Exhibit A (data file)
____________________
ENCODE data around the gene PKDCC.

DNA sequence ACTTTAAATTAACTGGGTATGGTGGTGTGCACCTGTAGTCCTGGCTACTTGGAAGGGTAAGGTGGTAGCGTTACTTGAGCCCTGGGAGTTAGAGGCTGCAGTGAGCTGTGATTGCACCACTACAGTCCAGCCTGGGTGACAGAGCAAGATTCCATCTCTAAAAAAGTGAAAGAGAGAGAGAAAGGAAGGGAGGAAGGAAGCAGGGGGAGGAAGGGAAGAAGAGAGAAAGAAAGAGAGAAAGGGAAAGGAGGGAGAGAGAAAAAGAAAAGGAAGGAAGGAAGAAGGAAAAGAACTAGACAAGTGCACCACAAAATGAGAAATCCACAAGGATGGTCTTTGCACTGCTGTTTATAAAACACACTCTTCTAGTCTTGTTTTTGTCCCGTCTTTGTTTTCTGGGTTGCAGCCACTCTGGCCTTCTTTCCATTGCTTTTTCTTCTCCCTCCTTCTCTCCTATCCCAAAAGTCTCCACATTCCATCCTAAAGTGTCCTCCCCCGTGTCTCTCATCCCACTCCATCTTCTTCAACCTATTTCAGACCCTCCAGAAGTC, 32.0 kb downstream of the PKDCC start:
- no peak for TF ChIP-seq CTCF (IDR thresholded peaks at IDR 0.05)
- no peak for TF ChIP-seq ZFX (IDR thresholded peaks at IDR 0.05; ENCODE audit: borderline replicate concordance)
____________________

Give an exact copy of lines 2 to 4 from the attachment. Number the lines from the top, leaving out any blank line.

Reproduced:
DNA sequence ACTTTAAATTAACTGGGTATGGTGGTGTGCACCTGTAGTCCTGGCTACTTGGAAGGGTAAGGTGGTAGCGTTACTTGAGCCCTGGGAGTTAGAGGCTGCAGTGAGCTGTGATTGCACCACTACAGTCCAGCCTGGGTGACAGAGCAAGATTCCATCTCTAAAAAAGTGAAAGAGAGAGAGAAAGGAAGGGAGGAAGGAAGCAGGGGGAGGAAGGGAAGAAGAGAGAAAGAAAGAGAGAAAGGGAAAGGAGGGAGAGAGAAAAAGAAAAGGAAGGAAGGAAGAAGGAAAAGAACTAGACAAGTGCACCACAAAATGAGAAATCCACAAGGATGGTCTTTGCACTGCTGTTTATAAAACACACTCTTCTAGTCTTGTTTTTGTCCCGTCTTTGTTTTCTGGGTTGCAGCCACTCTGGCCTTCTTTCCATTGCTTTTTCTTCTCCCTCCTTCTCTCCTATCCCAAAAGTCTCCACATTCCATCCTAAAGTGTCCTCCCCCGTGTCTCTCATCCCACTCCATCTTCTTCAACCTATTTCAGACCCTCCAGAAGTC, 32.0 kb downstream of the PKDCC start:
- no peak for TF ChIP-seq CTCF (IDR thresholded peaks at IDR 0.05)
- no peak for TF ChIP-seq ZFX (IDR thresholded peaks at IDR 0.05; ENCODE audit: borderline replicate concordance)